Ten years ago, Archana Ramesh Mahapade, 50, was out on a fund collection drive when she saw a large group of women.
“When I saw the line and the women waiting patiently, I became curious. I joined them and found out that interviews were being conducted for the position of a community worker at SNEHA. I was selected and that is how my journey began.”
It is community workers like Archana that help drive the impact of SNEHA, Society for Education, Nutrition and Health Action, an organization that for many decades now, has been working towards improving the health of women and children in slum communities.
SNEHA’s community centres in the vulnerable areas are key to driving the program. The community organizers are drawn from the community itself, and their ease and familiarity with the local population makes them an invaluable asset.
However, as Anupama points out, the familiarity does not guarantee that their presence or advice is always accepted.
“When we first tell people about SNEHA and the work we do, many look tense and turn away. Some women even shout at us and we do feel bad. But we always come back the next day. Eventually their attitudes change when they realize that we are there for good, and not just for a day.”
Once the ice is broken, it takes a few more sessions before they start talking about their lives. “Initially, when we ask them about family planning methods, they are not honest. They say everything is good but as we probe further, we get to know about the situation at home, the pressures they face.”
Building this intimacy is critical given the many levels of SNEHA’s intervention. It goes beyond maternal and newborn health to child nutrition, and sexual and reproductive health, issues that girls and women have never been encouraged to think about. SNEHA offers crisis intervention, counseling, medical and legal help to survivors of violence. It also works on prevention in communities and enables government systems to respond in an effective and sensitive manner.
Access into the homes and lives of women here is vital, and the community organizers enable that.
“The women in my area come to the city after marriage and they are lonely and unaware”, says Saira Shaikh, 38, a community organizer at Shivaji Nagar in Govandi. Govandi, one of Mumbai’s largest urban settlements, is home to a large population of migrants, who depend on odd jobs to make a living.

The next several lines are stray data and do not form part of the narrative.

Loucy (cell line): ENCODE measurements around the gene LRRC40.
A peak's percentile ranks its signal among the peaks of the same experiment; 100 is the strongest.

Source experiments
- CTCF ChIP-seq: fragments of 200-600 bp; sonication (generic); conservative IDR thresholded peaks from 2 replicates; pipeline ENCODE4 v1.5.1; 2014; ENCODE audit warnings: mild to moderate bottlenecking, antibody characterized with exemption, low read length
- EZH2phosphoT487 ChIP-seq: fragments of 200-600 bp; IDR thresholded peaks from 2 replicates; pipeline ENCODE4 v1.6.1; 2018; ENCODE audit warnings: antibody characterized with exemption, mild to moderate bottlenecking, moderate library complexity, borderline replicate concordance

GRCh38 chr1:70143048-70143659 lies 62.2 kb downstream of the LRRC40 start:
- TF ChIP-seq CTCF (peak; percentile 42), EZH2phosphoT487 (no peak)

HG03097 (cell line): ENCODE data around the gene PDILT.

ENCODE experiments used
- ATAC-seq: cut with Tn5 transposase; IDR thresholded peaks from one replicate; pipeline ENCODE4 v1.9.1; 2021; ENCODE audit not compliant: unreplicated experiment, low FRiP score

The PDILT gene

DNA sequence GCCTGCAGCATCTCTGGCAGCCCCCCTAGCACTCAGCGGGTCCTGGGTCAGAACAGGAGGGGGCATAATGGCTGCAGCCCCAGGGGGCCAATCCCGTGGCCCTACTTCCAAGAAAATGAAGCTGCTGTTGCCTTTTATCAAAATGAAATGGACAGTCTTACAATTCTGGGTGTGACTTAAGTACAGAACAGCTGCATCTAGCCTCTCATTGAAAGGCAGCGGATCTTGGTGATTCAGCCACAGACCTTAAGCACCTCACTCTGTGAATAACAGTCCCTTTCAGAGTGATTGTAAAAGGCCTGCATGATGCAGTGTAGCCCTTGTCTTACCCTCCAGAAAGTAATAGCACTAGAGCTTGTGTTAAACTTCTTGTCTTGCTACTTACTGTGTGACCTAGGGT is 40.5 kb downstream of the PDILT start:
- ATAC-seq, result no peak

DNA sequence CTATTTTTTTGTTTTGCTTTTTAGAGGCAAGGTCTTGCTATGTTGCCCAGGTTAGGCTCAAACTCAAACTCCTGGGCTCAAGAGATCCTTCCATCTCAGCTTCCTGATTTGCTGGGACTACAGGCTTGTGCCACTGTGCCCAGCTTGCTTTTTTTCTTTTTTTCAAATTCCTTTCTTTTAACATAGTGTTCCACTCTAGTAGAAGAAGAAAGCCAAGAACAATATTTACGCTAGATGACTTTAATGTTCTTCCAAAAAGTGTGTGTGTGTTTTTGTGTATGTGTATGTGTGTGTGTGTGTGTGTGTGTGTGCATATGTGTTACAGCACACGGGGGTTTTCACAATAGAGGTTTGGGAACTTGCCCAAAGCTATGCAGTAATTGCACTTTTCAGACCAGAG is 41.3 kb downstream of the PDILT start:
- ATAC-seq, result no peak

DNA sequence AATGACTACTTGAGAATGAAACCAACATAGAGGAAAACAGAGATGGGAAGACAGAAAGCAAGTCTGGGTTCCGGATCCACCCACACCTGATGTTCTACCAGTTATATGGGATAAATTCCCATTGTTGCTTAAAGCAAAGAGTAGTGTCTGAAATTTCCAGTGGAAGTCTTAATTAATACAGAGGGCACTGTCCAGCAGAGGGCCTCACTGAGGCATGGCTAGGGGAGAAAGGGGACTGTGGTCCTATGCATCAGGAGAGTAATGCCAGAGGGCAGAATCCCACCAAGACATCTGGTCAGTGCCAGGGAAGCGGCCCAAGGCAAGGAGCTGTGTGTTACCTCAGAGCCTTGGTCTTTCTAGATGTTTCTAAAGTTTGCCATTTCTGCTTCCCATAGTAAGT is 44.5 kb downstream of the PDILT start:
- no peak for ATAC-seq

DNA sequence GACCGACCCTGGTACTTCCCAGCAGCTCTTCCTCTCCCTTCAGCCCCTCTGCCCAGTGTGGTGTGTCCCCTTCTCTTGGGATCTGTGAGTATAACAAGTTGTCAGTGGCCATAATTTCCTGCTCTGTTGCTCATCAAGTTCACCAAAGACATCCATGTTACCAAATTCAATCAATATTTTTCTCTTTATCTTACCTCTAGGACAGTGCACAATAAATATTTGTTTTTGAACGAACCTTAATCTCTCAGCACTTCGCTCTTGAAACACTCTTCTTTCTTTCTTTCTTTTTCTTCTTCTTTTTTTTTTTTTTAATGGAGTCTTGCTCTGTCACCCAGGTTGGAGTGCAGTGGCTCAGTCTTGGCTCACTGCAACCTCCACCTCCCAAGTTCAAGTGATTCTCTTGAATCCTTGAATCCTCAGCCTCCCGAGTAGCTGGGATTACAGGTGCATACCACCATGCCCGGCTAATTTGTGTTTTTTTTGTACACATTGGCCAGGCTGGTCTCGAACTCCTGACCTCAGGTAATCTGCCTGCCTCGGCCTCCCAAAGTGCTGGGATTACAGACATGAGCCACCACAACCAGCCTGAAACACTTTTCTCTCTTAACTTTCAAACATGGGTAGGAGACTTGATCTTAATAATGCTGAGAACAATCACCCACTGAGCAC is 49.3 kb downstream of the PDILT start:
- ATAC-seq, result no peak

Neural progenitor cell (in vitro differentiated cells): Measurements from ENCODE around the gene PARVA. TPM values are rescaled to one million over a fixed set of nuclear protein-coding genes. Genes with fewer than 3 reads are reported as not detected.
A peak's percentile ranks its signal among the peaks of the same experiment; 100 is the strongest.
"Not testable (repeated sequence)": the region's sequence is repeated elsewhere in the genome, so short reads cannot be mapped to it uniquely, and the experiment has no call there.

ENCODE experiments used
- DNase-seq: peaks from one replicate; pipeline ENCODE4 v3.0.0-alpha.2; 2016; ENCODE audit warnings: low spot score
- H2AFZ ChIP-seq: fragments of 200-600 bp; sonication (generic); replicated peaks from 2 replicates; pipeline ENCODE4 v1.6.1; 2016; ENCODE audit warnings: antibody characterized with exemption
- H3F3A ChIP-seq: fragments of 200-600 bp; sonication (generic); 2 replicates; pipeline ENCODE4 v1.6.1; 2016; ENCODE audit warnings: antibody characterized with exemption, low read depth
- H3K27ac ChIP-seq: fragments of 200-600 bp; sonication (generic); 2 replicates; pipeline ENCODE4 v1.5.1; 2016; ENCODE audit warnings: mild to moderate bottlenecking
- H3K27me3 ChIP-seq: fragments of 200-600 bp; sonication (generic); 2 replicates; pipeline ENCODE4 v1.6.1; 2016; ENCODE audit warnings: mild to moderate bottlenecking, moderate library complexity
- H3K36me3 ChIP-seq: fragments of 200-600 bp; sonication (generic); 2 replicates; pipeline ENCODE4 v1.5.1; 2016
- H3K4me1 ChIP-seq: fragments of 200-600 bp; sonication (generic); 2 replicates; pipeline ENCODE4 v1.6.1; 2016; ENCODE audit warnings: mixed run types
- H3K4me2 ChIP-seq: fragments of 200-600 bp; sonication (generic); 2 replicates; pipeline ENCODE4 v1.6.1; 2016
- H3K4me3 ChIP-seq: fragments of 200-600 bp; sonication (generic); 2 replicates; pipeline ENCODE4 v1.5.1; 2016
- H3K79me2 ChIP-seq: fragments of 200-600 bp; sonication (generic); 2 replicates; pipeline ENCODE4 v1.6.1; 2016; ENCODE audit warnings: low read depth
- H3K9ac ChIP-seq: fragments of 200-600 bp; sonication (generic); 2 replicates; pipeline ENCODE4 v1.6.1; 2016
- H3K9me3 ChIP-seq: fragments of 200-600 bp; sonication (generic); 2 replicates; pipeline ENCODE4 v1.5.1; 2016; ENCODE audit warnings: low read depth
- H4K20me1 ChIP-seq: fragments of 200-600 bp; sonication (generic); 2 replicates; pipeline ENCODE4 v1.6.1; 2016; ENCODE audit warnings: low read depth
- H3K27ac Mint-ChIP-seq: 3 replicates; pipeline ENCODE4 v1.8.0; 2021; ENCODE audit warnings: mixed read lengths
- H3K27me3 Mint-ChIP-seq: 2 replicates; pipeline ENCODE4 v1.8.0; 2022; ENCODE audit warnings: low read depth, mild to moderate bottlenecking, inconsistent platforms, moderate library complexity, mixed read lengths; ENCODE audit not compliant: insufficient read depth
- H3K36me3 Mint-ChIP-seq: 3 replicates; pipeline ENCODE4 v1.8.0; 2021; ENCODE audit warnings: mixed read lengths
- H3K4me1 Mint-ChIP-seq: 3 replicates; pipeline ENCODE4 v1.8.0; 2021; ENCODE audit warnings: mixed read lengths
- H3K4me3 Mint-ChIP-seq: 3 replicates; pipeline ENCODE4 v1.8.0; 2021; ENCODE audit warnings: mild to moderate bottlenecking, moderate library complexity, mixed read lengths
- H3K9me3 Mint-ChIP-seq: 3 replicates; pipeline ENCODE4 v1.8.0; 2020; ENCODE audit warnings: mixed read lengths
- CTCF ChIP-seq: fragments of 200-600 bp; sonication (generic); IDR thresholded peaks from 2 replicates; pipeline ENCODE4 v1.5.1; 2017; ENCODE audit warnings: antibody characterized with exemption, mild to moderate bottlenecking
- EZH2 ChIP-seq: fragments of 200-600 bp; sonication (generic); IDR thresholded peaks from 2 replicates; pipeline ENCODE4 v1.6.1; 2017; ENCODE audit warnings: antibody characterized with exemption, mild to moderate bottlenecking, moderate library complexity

“They face violence at home and have no one to turn to,” adds Shaikh. “The violence is made worse by the low unemployment levels. The husbands spend the daily wages on other women or on drinking. We give these women strength by telling them to come forward and seek help so they can start providing for themselves and their kids. We also encourage them to stand up to their husband. Over a period of time, they start to listen and assert themselves. “
Often it can take as long as two years for behaviour change to set in.
Saira brings up the case of a woman in Shivaji Nagar who was pregnant with her fifth child. Her hemoglobin count was just 7.6 and she was always complaining of feeling dizzy and weak.
“The husband would shout at her for being lazy and as we started visiting her we realized that she hadn’t even registered her name at the local hospital”, says Saira. “This was because her husband would not give her money even to go to the hospital. She was a victim of domestic violence. Her husband would even shout at us when we paid a visit. ”
Saira finally took the help of a senior SNEHA staff member to convince the husband. “We were very patient and calm but it still took three months to get him to agree to a hospital delivery. In the meantime, we took the help of the local municipal health staff and started giving her injections and monitored her diet closely. Because she had little money, we encouraged her to eat dates, which are cheap but high in nutrition. She was able to have a healthy baby. “
The episode offers a glimpse into the level of focus and dedication that the community organizers bring to the job.
“In my experience, women and children’s health is an issue everywhere, “ says Archana. “The kids are weak but the mothers don’t think anything is wrong because they compare them with other kids in the neighborhood. They don’t realize that their child has not met important growth indicators. “
Given the sensitivity of such matters, I ask Archana how she speaks to the mothers without making them feel inadequate.
“When we talk to the women, we ask them what the kids eat and the answer almost always is – “I cook but he doesn’t eat what I make”. Then we ask if the kids have been given pocket money that day. The mother realizes that the child has spent the money on buying snacks, and does not want to eat what is cooked at home. We get the mothers to stop doing that. We also show them ways to cook such that the food is to the child’s taste. Like to partially fry an egg and add the roti so the child gets protein and carbohydrates. We have been able to encourage all the women to breastfeed, which was not the practice earlier.”
Ask Archana what difference being a community organizer has made, and her face lights up.
“I am so proud to be a CO. I have helped women who have suffered multiple miscarriages, deliver healthy babies. I have also been able to help couples conceive by telling them about ovulation. The money may not be much but the satisfaction is huge. It has helped to build ties within the community. Now when I don’t go to the community even for a day or two, the women tell me you haven’t come for so many days,” laughs Archana.